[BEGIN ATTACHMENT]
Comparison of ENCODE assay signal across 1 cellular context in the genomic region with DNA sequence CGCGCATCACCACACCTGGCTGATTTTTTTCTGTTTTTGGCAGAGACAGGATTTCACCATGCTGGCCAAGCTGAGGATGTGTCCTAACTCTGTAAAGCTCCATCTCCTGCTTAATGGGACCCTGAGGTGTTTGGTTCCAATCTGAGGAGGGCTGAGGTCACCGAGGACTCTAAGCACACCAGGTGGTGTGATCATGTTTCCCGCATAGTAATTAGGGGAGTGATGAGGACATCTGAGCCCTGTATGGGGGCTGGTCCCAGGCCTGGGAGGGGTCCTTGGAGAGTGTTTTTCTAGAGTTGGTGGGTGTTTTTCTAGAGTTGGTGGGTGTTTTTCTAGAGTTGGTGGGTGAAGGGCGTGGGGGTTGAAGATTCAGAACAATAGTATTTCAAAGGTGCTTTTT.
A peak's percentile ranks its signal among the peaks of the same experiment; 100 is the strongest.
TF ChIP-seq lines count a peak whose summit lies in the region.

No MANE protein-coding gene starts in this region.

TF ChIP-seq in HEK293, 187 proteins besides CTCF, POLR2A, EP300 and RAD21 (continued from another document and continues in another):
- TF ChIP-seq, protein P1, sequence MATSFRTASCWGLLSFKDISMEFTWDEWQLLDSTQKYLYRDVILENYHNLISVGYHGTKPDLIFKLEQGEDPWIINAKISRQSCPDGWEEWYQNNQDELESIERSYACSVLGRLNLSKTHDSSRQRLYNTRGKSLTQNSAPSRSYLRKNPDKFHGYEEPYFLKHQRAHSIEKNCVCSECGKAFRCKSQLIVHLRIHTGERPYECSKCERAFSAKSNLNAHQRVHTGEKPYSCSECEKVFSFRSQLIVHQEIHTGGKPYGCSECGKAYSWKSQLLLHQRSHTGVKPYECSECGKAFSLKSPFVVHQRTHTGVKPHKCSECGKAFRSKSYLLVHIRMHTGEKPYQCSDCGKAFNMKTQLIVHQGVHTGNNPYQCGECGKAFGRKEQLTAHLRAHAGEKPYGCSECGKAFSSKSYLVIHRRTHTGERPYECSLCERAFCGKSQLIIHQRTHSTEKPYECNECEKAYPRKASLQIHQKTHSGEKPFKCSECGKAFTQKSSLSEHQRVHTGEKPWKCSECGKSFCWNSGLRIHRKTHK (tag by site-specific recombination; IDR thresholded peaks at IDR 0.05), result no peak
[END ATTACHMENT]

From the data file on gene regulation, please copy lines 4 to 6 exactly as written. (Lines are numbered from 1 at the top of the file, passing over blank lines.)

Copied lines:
No MANE protein-coding gene starts in this region.

TF ChIP-seq in HEK293, 187 proteins besides CTCF, POLR2A, EP300 and RAD21 (continued from another document and continues in another):
- TF ChIP-seq, protein P1, sequence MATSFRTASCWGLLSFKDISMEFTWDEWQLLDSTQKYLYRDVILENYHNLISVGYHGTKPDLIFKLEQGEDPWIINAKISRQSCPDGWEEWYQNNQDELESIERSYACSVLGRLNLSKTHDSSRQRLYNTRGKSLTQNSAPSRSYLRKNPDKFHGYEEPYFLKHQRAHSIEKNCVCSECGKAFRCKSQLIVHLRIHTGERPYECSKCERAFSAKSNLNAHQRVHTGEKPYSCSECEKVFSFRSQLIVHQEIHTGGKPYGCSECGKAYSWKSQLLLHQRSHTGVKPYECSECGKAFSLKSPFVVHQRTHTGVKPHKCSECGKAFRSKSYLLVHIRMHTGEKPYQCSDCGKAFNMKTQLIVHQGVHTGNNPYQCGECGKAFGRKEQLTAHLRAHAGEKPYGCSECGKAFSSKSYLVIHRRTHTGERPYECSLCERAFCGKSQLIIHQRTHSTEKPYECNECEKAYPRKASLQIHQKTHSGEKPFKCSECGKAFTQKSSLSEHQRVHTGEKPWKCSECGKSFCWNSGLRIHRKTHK (tag by site-specific recombination; IDR thresholded peaks at IDR 0.05), result no peak